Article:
High-tech exploration helps win China’s first Olympic skeleton medal
Published: Feb 12, 2022 05:13 PM
Chinese skeleton athlete Yan Wengang wins the first-ever Olympic bronze medal for the country.Photo:VCG

Chinese skeleton athlete Yan Wengang wins the first-ever Olympic bronze medal for the country.Photo:VCG

Chinese skeleton athlete Yan Wengang won the first-ever Olympic bronze medal for the country in the adrenaline-pumping sliding sport.  One cannot turn a blind eye to the indispensable help of the country's scientific and research efforts and the use of 3D technology behind his win.

Yan collected the country's first medal in a sliding sport by winning bronze with a total time of 4:01.77 after the fourth run, following Christopher Grotheer (4:01.01) and Axel Jungk's 4:01.67, both from Germany, after Friday's competition at Yanqing National Sliding Centre in Beijing.

"I was full of confidence and showed my best in this competition," Yan said in an interview after Friday's win.

The sport requires athletes to begin  a 25-meter long running start before lying prone on the vehicle and sliding down the track. And the explosiveness of short run is key to the success of the whole competition, as the athletes' run-up will boost the speed of their sled as well.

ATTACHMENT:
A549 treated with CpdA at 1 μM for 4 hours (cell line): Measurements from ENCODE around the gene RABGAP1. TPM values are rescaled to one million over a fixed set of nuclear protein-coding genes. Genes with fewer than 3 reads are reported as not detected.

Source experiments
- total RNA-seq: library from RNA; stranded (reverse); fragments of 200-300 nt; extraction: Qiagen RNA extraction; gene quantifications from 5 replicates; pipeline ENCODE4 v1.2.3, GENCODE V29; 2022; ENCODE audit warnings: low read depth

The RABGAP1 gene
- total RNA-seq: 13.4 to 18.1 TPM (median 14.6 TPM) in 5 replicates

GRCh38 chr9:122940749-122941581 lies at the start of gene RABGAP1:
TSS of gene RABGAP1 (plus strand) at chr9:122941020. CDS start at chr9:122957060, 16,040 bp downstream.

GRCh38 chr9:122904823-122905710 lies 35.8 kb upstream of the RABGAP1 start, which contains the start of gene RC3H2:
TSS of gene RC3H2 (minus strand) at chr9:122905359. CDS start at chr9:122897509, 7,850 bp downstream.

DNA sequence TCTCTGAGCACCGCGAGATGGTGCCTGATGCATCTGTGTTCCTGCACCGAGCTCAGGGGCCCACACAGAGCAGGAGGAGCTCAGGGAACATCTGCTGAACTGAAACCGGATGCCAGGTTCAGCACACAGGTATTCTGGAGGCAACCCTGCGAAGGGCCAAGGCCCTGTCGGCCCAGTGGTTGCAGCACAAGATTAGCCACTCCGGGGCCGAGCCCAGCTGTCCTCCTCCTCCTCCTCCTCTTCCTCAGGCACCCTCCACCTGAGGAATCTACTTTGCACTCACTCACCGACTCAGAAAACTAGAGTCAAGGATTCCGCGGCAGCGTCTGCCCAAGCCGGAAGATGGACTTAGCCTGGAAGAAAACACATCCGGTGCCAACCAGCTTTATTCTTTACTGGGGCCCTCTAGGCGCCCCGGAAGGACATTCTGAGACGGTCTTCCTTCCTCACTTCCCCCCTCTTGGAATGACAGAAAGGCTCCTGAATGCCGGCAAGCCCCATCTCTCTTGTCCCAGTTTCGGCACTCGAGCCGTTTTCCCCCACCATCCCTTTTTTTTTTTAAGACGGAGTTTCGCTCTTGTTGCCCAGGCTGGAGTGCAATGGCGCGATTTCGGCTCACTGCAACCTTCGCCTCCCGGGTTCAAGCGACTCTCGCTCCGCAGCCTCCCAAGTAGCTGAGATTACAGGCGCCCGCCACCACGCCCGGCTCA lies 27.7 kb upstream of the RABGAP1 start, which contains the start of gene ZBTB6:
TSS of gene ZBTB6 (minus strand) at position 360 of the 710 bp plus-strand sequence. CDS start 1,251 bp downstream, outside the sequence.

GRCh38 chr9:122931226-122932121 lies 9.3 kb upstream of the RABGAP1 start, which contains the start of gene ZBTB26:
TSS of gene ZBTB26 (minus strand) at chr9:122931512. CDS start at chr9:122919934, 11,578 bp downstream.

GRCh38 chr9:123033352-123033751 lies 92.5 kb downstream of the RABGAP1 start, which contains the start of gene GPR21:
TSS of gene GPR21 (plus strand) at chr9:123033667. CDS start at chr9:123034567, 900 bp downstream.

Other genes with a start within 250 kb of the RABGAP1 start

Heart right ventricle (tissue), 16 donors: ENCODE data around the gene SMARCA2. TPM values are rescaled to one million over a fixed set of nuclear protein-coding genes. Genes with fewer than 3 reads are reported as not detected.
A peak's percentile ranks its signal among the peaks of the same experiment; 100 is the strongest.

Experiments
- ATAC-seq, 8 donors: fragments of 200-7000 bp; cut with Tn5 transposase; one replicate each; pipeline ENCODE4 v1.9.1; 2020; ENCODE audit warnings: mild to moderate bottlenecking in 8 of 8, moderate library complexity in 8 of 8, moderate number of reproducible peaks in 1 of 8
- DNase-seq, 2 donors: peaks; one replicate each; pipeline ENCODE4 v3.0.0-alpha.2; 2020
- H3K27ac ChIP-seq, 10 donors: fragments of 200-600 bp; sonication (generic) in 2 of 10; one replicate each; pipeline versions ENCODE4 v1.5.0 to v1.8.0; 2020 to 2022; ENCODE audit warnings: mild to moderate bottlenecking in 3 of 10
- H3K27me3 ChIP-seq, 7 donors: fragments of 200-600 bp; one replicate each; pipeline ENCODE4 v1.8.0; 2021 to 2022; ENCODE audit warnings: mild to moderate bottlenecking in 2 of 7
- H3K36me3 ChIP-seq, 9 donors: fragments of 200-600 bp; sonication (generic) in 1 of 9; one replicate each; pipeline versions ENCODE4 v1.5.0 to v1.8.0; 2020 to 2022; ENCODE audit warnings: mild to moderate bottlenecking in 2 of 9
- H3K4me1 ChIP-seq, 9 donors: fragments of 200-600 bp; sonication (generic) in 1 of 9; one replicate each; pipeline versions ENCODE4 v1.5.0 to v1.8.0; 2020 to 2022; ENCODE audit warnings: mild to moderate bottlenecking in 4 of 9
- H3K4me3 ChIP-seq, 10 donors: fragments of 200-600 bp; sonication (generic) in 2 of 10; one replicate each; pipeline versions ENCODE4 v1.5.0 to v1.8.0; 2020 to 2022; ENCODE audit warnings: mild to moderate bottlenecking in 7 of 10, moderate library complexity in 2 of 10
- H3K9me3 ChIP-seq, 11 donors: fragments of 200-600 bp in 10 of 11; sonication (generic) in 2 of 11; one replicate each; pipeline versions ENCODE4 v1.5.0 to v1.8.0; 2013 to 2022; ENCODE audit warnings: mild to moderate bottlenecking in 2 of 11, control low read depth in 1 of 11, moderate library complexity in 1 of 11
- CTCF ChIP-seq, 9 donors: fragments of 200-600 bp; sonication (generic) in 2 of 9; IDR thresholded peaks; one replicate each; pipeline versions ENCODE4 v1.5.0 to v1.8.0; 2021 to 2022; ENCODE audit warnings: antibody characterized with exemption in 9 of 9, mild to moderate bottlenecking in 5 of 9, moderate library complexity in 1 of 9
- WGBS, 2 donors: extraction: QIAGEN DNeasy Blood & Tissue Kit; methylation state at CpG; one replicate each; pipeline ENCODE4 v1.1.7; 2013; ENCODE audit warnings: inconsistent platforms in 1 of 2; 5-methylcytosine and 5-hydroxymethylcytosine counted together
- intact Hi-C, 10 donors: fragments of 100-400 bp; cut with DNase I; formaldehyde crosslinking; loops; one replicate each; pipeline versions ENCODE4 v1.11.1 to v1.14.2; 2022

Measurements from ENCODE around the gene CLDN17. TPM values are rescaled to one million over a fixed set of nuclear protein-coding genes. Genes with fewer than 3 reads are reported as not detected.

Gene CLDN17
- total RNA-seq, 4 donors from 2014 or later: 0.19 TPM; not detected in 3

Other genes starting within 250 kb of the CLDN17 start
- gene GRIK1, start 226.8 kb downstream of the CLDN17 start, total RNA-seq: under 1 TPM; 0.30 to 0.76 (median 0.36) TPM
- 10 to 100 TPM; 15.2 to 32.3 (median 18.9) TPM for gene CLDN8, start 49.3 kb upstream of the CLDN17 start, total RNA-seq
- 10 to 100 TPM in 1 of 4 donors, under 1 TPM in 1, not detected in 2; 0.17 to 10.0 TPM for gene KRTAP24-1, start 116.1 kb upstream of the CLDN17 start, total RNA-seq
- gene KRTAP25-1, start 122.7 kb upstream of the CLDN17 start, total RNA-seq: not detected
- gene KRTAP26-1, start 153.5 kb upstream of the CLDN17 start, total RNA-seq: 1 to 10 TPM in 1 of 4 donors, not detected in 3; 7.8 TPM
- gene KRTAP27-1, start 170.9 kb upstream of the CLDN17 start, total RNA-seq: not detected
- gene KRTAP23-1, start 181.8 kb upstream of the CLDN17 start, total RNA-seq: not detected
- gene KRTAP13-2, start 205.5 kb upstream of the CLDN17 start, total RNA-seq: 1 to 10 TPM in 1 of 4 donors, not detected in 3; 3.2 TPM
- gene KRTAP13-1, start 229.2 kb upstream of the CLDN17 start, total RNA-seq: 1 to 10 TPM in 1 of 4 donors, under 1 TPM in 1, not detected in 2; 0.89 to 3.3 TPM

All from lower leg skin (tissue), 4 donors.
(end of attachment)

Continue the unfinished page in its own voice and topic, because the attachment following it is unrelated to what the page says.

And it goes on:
"The run-up at the beginning is in fact a very important technique for athletes. For example, if one athlete runs faster by 0.1 seconds at the beginning's run-up, he or she would be sliding even faster by 0.3 seconds in the end," Gao Binghong, dean of Training and Education School at Shanghai University of Sport, told The Paper.

In order to enhance the force, Chinese skeleton athletes' shoes are installed with 258 titanium alloy studs on the sole achieved through 3D printing technology, said the report on Saturday. 

And the alloy studs on the shoes, made specially for hinges skeleton athletes, were introduced by the Chinese sportswear brand Anta, said Fujian Daily.

In addition, the athlete's uniforms were also made based on the proportion of each team member's muscle lines through 3D printing technology, which can maximize the athlete's power during the competition, said the report. 

Skeleton has a long history as an Olympic sport. It was first contested at the 1928  Switzerland WinterOlympics. China, however, is still at the early stage of developing the sport as the country's skeleton team wasn't established until 2015.

After his win, Yan said in an interview that he hoped more athletes can join "this niche program."

"Everyone thinks that skeleton is dangerous, but in fact, it is not dangerous after professional training and on the contrary one can really enjoy the sport," Yan said.

Global Times